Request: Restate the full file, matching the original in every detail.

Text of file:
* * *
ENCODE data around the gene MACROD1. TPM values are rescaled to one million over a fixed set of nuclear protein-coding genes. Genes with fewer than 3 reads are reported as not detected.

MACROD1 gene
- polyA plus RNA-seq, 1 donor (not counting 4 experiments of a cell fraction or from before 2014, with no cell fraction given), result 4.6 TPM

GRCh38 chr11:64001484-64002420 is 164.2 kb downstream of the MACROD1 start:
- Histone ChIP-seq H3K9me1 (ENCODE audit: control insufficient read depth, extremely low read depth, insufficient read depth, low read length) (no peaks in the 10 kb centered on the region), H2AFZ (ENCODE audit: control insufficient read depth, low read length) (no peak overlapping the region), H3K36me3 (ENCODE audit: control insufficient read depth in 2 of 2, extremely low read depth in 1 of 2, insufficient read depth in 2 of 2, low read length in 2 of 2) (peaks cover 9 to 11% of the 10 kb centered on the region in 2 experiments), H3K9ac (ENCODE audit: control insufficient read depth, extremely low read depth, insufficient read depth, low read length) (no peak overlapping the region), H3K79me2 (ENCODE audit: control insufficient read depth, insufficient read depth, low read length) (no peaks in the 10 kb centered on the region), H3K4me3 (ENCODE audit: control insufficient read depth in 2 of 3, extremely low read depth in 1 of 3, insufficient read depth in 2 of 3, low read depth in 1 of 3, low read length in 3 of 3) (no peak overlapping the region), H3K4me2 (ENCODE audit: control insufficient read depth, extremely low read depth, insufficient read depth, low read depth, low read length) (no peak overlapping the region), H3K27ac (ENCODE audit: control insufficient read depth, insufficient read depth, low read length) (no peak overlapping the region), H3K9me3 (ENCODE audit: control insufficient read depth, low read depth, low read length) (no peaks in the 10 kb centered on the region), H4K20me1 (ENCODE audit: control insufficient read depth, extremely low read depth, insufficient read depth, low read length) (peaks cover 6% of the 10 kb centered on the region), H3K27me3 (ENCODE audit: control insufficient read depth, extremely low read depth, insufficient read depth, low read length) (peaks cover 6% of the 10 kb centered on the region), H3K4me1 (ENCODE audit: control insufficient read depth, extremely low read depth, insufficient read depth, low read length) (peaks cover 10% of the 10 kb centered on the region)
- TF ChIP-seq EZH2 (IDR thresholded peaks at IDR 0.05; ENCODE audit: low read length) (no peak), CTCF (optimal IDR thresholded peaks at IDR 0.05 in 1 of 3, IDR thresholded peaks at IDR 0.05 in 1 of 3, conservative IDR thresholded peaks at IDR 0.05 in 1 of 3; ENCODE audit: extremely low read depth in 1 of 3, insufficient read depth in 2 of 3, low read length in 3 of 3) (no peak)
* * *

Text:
ENCODE data around the gene MACROD1. TPM values are rescaled to one million over a fixed set of nuclear protein-coding genes. Genes with fewer than 3 reads are reported as not detected.

MACROD1 gene
- polyA plus RNA-seq, 1 donor (not counting 4 experiments of a cell fraction or from before 2014, with no cell fraction given), result 4.6 TPM

GRCh38 chr11:64001484-64002420 is 164.2 kb downstream of the MACROD1 start:
- Histone ChIP-seq H3K9me1 (ENCODE audit: control insufficient read depth, extremely low read depth, insufficient read depth, low read length) (no peaks in the 10 kb centered on the region), H2AFZ (ENCODE audit: control insufficient read depth, low read length) (no peak overlapping the region), H3K36me3 (ENCODE audit: control insufficient read depth in 2 of 2, extremely low read depth in 1 of 2, insufficient read depth in 2 of 2, low read length in 2 of 2) (peaks cover 9 to 11% of the 10 kb centered on the region in 2 experiments), H3K9ac (ENCODE audit: control insufficient read depth, extremely low read depth, insufficient read depth, low read length) (no peak overlapping the region), H3K79me2 (ENCODE audit: control insufficient read depth, insufficient read depth, low read length) (no peaks in the 10 kb centered on the region), H3K4me3 (ENCODE audit: control insufficient read depth in 2 of 3, extremely low read depth in 1 of 3, insufficient read depth in 2 of 3, low read depth in 1 of 3, low read length in 3 of 3) (no peak overlapping the region), H3K4me2 (ENCODE audit: control insufficient read depth, extremely low read depth, insufficient read depth, low read depth, low read length) (no peak overlapping the region), H3K27ac (ENCODE audit: control insufficient read depth, insufficient read depth, low read length) (no peak overlapping the region), H3K9me3 (ENCODE audit: control insufficient read depth, low read depth, low read length) (no peaks in the 10 kb centered on the region), H4K20me1 (ENCODE audit: control insufficient read depth, extremely low read depth, insufficient read depth, low read length) (peaks cover 6% of the 10 kb centered on the region), H3K27me3 (ENCODE audit: control insufficient read depth, extremely low read depth, insufficient read depth, low read length) (peaks cover 6% of the 10 kb centered on the region), H3K4me1 (ENCODE audit: control insufficient read depth, extremely low read depth, insufficient read depth, low read length) (peaks cover 10% of the 10 kb centered on the region)
- TF ChIP-seq EZH2 (IDR thresholded peaks at IDR 0.05; ENCODE audit: low read length) (no peak), CTCF (optimal IDR thresholded peaks at IDR 0.05 in 1 of 3, IDR thresholded peaks at IDR 0.05 in 1 of 3, conservative IDR thresholded peaks at IDR 0.05 in 1 of 3; ENCODE audit: extremely low read depth in 1 of 3, insufficient read depth in 2 of 3, low read length in 3 of 3) (no peak)